* * *
All psychotherapists and counsellors are familiar with what Christopher Bollas describes as “that familiar sinking feeling” (1989, p. 179) whenever a patient begins to tell their story of having been abused. Kluft describes those feelings of “bewilderment, exasperation and a sense of being drained” (1984a, p. 51) that accompany the hearing of a story of sexual trauma. These feelings are hugely magnified when the patient presents with the degree of deep, unmoving depression that Jamie brings with him. Depression and abuse are inextricably linked. It may be fended off through manic defences, or displaced into a variety of somatic, bipolar, or perverse symptoms, but it tends to run like a thread through the fabric of a male survivor’s psyche. Childhood sexual abuse is associated with an increased risk of depression (Bifulco et al., 1991; Hanson et al., 2003; Widom et al., 2007). Fergusson and Woodward (2002) reported that a history of childhood sexual abuse increased the risk of depression by approximately four times. It is also a significant antecedent of suicidal behaviour (Bebbington et al., 2009), with childhood physical and violent sexual abuse representing the greatest risk factors for future suicide attempts (Joiner et al., 2007). Girls who have been sexually abused have a threefold increased risk of suicidal thoughts and plans, compared to non-abused girls. Boys who have been sexually abused have a ten-fold increased risk for suicidal plans and threats, and a fifteen-fold increased risk for suicide attempts, compared to non-abused boys.
I consider Jamie to be a victim of transgenerational abuse. It is unlikely that his parents were the first in his family to have broken the incest taboo. The process of the unconscious transmission of trauma between generations is found especially in families where there is an inhibition against thinking (Gardner, 1999). Maternal trauma of childhood sexual abuse has been identified as a risk factor for intergenerational abuse (Leifer et al., 2004b), with the risk being estimated at thirty per cent (Paredes et al., 2001). Belsky’s (1993) ecological theory suggests that child abuse is determined by factors in the parent’s history and personality, and by environmental, familial, and social factors that sup- port or create stress for the parent. Attachment theory suggests it is the working models of the self, others, and self/other relationships that are transmitted across generations and account for continuity in abuse (Leifer et al., 2004a). Brothers (2014) suggests that one method of trans- mission from one generation to the next is through traumatic attachments. These attachments form within systems that, at some point in their histories, have been plunged into chaos by trauma. Once established, they tend to coalesce into patterns of relating so inflexible and resistant to change that they profoundly affect parent–child interactions over generations.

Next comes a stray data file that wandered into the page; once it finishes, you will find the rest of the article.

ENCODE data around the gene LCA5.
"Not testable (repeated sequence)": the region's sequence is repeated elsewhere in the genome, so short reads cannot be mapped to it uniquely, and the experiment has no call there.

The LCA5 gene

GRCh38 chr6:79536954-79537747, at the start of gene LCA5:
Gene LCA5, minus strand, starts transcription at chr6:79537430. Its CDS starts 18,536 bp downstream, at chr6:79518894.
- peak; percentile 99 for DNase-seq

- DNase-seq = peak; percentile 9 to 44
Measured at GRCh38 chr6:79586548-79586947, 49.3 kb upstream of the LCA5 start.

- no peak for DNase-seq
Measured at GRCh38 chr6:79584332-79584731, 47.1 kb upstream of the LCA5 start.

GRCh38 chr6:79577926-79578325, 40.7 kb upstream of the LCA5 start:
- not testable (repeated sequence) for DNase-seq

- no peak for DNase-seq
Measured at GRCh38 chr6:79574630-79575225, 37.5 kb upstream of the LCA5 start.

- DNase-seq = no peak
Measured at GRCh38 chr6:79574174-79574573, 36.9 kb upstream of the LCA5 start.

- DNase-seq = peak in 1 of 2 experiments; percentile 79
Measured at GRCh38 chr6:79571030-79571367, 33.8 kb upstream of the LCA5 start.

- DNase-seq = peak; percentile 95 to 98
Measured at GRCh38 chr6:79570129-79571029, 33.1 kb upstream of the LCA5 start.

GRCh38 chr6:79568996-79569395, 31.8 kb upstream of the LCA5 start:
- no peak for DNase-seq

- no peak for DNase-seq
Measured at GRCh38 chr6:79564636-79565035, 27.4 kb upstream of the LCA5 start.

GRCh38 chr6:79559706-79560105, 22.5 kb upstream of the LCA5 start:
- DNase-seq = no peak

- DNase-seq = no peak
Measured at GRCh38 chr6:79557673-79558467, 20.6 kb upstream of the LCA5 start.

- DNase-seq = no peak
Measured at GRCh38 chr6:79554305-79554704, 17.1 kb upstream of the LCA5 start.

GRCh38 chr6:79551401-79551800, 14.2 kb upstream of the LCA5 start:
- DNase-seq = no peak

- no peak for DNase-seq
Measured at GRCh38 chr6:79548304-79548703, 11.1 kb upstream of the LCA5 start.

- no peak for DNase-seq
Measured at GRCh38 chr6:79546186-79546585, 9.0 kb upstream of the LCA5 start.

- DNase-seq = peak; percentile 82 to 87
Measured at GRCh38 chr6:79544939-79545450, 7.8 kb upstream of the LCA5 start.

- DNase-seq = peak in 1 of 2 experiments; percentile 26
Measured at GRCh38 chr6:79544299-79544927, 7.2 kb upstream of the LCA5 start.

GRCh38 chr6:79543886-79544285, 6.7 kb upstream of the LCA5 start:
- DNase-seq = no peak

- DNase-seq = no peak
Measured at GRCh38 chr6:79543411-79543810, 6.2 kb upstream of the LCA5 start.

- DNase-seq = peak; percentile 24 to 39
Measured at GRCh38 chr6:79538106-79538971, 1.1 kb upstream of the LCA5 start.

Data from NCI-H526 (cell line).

Freud’s (1917e) seminal work Mourning and Melancholia differentiates the state of melancholia and the natural state of mourning, and uses this comparison to explore the psychic mechanisms of depression. This work has been followed by a rich parade of clinicians exploring both the psychogenesis of depression and the possibilities of treatment (Klein, 1940, reprinted 1975; Spitz & Wolf, 1946; Rado, 1951; Jacobson, 1954; Joffe & Sandler, 1964; Mendelson, 1974; Kohut, 1977; Bowlby, 1980; Bifulco et al., 1991; Steiner, 2005; Verhaeghe, 2008; Leader, 2009). It is clear that in treating patients such as Jamie we have a responsibility to measure the scale of the mountain we are seeking to climb.
Working with Jamie was, at times, like being in a stale marriage. We were both committed to the relationship (Jamie, perhaps, more than me) but could never ignore the hopelessness that permeated so many of our exchanges. I found myself questioning (not, it must be said, for the first time) whether there are victims who never become survivors. Are there men for whom the earliness of the abuse, the violence that accompanied it, and the close proximity of their abuser combine to shatter the potential for full psychic recovery? I think the most I could do for Jamie was to provide him with a safe space to which he could bring his despair. I presume he experienced some relief through this process, even if the relief was buried under the agonising weight of his daily miseries. The process of attending regular sessions, being listened to, and being in the presence of a benign, caring other may have done much to ward off the more worrying of his suicidal thoughts, giving him something of a reason to not destroy himself. How much the therapy enabled him to process the many impediments to contentment, if not happiness, I am less sure.